You are able to now search for your Devon ancestors in 363,015 new parish baptism records on findmypast.co.uk and these baptism records cover the period between 1813 and 1839.

It would seem that the Devon Family History Society has supplied findmypast.co.uk with these records, for which we should all be grateful. I know that I am!

Here is a link to the site, but first a warning to all those of you that don’t like the idea of  promotion for compensation. This is an affiliate link for which I will be compensated if you decide to join!

findmypast.co.uk




Disclosure: I am a Compensated Affiliate of findmypast.co.uk.

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Ancestry.co.uk publishes prison ‘hulks’ records online.

A first for Ancestry.co.uk (Link is a compensated affiliate link) is their newly published “Prison Hulk Registers and Letter Books, 1802-1849″  This record set contains the incarceration records of nearly 200,000 people locked up in giant floating jails known as prison hulks.

The convicts’ records that are physically stored away in The National Archives in Kew, provide us with a fascinating insight into the Victorian criminal underworld and conditions aboard the Dickensian ships, which were created to ease overcrowded prisons.

Prison Hulks became an all to common place means to intern criminals during the 18th century. This was a time when many warships, previously used in naval conflicts were being decommissioned and then converted into huge floating prisons. Some of the ships that feature in this fascinating collection include HMS Bellerophon that saw action during the Napoleonic Wars, HMS Retribution, from the American Revolutionary War and HMS Captivity, a veteran of the French Revolutionary Wars.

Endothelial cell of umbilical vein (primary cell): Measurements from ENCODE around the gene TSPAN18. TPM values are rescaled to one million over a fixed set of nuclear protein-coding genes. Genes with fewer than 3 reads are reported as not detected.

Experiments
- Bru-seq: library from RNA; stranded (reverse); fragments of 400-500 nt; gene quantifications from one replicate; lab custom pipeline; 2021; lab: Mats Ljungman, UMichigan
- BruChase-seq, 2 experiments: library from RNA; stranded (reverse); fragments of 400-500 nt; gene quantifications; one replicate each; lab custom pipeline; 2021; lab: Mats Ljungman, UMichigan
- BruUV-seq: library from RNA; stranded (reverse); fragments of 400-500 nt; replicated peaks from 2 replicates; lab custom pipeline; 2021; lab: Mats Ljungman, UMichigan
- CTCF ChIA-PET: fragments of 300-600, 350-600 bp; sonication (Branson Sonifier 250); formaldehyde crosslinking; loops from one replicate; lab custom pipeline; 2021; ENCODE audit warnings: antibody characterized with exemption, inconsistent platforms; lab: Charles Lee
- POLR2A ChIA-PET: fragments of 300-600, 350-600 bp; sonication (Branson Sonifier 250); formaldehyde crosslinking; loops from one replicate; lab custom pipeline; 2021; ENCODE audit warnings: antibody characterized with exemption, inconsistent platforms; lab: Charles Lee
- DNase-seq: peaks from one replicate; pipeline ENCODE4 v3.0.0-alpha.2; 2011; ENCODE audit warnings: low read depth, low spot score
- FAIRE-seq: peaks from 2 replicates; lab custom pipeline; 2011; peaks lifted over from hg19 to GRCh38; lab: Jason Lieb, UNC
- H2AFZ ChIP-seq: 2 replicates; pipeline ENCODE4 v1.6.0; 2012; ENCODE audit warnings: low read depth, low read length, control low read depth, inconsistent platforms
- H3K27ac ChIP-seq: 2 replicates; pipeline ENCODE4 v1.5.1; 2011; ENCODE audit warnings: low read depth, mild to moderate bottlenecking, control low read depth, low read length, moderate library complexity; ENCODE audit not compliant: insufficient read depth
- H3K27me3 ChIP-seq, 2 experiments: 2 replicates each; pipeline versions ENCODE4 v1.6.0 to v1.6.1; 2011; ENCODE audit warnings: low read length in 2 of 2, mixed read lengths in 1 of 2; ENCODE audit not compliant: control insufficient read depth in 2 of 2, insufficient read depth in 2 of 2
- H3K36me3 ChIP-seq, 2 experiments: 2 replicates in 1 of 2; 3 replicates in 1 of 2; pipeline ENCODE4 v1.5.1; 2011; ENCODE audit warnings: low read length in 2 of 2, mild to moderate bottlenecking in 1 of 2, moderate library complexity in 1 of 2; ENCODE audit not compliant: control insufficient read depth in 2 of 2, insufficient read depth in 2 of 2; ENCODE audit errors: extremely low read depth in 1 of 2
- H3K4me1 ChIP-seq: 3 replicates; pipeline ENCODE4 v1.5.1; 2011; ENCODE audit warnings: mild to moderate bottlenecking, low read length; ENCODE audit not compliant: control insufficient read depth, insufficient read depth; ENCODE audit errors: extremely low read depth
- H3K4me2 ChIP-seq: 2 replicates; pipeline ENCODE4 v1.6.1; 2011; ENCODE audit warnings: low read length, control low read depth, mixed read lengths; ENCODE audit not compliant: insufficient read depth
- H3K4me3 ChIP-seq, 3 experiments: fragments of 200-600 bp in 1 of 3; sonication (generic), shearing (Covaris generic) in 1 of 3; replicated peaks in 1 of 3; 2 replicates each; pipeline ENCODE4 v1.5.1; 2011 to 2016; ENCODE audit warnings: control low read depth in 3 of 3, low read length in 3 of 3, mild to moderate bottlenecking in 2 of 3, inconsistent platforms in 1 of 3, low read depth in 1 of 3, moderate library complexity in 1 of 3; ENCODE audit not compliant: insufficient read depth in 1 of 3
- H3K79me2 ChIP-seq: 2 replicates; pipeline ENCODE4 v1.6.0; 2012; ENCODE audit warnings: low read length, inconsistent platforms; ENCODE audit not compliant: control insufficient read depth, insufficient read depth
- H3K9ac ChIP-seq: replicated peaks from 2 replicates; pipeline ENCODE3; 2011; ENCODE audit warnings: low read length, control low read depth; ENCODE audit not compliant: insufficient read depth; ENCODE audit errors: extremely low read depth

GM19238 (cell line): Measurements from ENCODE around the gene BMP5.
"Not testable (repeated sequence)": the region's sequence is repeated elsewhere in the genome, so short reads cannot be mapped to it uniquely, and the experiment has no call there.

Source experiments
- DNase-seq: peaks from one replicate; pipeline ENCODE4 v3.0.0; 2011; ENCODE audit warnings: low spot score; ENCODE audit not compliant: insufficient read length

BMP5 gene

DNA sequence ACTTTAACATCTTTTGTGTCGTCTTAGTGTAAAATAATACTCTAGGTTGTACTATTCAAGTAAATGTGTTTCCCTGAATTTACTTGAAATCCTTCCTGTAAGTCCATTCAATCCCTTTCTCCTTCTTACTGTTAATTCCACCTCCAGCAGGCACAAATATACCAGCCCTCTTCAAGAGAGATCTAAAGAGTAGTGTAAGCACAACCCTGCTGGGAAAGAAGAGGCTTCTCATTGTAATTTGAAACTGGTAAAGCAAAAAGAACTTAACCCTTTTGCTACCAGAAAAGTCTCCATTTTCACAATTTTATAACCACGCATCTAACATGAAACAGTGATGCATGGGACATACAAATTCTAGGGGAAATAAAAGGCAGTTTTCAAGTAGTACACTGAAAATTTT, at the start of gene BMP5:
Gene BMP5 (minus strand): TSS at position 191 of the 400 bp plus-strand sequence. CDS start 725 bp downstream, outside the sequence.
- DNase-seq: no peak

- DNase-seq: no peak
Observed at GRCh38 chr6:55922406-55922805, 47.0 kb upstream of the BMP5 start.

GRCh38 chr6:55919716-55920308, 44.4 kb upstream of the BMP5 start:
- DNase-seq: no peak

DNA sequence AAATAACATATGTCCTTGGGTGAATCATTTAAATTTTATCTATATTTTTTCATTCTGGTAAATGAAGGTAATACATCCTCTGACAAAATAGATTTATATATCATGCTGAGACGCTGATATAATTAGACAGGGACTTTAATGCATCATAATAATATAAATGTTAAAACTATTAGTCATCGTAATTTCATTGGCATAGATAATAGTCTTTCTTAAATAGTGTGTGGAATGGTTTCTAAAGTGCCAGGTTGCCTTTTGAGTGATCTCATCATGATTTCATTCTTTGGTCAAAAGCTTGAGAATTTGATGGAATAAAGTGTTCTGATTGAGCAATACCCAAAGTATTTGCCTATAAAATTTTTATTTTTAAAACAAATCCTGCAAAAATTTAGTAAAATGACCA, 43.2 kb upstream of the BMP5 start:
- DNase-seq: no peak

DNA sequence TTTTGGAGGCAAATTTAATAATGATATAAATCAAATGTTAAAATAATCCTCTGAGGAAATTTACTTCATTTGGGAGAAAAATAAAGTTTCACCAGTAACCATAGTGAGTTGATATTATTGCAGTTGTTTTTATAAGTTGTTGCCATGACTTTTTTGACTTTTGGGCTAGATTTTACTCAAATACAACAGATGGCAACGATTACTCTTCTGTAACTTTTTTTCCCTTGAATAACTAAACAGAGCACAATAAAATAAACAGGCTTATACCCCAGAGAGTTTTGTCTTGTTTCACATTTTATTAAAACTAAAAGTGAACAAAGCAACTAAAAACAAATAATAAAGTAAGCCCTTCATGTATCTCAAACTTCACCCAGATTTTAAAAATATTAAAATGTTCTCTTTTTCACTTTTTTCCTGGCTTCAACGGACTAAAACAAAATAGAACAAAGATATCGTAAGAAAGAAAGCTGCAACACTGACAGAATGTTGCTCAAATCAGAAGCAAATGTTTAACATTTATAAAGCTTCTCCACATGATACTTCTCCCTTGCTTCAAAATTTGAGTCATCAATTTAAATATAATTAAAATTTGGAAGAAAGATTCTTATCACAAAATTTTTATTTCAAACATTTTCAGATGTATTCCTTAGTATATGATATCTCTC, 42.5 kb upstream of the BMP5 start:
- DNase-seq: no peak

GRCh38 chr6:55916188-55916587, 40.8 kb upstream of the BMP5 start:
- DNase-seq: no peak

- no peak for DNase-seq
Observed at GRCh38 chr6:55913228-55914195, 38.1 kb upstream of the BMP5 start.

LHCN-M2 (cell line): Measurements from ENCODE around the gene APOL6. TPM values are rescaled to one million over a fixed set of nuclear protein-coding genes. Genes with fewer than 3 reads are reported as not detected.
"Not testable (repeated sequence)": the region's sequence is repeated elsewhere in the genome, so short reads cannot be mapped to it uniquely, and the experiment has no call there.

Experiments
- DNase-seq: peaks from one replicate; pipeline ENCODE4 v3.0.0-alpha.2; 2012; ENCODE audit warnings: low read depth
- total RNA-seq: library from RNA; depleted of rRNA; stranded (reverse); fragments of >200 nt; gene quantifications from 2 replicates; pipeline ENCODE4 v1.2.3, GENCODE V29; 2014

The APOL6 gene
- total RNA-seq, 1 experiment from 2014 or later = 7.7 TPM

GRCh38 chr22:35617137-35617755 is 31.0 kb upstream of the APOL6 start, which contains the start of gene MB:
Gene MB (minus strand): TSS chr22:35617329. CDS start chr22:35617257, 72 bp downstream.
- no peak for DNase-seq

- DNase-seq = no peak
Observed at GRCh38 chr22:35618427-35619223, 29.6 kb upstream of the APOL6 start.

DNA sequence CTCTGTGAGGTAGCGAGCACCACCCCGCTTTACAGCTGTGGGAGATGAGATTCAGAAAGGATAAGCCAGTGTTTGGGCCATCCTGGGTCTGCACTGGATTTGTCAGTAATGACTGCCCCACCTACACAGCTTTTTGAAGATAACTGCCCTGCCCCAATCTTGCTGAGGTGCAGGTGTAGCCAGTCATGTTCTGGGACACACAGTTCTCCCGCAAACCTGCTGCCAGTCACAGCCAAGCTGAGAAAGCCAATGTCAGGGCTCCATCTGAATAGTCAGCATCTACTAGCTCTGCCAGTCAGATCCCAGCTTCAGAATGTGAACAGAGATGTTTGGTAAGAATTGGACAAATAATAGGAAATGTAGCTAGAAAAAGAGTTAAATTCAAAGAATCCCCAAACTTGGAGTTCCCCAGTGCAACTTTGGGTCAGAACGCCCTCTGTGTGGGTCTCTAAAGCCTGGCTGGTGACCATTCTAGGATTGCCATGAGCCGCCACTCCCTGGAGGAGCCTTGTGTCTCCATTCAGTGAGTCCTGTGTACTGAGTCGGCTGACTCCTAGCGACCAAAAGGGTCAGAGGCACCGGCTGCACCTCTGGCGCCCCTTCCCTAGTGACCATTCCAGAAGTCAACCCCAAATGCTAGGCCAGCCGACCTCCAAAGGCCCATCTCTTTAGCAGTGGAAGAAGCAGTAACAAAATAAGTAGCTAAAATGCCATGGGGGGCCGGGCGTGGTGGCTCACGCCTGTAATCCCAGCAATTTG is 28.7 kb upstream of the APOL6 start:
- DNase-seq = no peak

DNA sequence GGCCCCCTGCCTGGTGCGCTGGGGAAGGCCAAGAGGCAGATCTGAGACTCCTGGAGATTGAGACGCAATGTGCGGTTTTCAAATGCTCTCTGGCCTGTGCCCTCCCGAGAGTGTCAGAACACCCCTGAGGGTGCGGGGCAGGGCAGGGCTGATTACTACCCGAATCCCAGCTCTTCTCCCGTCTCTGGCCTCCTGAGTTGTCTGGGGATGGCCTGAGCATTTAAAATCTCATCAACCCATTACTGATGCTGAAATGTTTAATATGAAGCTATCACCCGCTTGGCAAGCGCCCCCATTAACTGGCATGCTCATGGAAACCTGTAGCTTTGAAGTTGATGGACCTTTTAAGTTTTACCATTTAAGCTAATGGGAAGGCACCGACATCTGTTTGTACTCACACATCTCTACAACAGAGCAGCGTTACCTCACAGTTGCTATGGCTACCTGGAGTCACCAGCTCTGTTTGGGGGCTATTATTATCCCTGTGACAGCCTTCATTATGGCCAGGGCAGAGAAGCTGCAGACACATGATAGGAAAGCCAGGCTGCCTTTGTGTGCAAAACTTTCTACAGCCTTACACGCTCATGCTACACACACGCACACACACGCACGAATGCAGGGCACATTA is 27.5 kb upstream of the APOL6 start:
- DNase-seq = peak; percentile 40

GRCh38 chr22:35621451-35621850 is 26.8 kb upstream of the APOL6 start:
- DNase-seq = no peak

The records Ancestry have put online, can show you who were imprisoned on these hulks and detail each inmate’s name, year of birth, age, year and place of conviction, offence committed, name of the hulk and, somewhat fascinatingly, character reports written by the ‘gaoler’ that provides an intriguing insight into the personality of each convict.

A an example, the entry for one Thomas Bones recalls that he was ‘a bold daring fellow, not fit to be at large in this country’, while the record for George Boardman explains ‘this youth has been neglected by his parents and been connected with bad company’. William Barton’s record simply reads ‘very bad, three times convicted’.

As well as featuring murderers, thieves and bigamists, the records also reveal examples of rough justice. Several eight-year-old boys were imprisoned on the hulks, as was 84-year-old William Davies, who was sentenced to seven years imprisonment for sheep stealing and later died on board the hulk HMS Justitia.

Ancestry.co.uk for prison hulks records
Click this image to go to ancestry.co.uk. -Â Disclosure: Compensated Affiliate Link.